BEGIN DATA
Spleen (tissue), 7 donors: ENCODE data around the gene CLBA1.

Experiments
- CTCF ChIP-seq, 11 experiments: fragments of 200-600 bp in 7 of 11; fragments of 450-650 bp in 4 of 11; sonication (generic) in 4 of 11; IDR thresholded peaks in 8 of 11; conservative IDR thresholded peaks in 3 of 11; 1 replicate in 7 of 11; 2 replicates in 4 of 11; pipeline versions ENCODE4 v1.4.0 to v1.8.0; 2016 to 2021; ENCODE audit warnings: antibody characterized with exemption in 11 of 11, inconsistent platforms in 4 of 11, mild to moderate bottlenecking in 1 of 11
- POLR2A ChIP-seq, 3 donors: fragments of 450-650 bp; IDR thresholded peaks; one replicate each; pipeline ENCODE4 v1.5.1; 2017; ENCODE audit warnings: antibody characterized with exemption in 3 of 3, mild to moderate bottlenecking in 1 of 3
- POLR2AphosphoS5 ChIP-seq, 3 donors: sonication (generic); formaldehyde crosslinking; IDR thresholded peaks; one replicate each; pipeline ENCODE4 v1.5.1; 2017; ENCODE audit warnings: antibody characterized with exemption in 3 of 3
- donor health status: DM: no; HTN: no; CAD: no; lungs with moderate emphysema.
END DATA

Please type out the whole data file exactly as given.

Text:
Spleen (tissue), 7 donors: ENCODE data around the gene CLBA1.

Experiments
- CTCF ChIP-seq, 11 experiments: fragments of 200-600 bp in 7 of 11; fragments of 450-650 bp in 4 of 11; sonication (generic) in 4 of 11; IDR thresholded peaks in 8 of 11; conservative IDR thresholded peaks in 3 of 11; 1 replicate in 7 of 11; 2 replicates in 4 of 11; pipeline versions ENCODE4 v1.4.0 to v1.8.0; 2016 to 2021; ENCODE audit warnings: antibody characterized with exemption in 11 of 11, inconsistent platforms in 4 of 11, mild to moderate bottlenecking in 1 of 11
- POLR2A ChIP-seq, 3 donors: fragments of 450-650 bp; IDR thresholded peaks; one replicate each; pipeline ENCODE4 v1.5.1; 2017; ENCODE audit warnings: antibody characterized with exemption in 3 of 3, mild to moderate bottlenecking in 1 of 3
- POLR2AphosphoS5 ChIP-seq, 3 donors: sonication (generic); formaldehyde crosslinking; IDR thresholded peaks; one replicate each; pipeline ENCODE4 v1.5.1; 2017; ENCODE audit warnings: antibody characterized with exemption in 3 of 3
- donor health status: DM: no; HTN: no; CAD: no; lungs with moderate emphysema.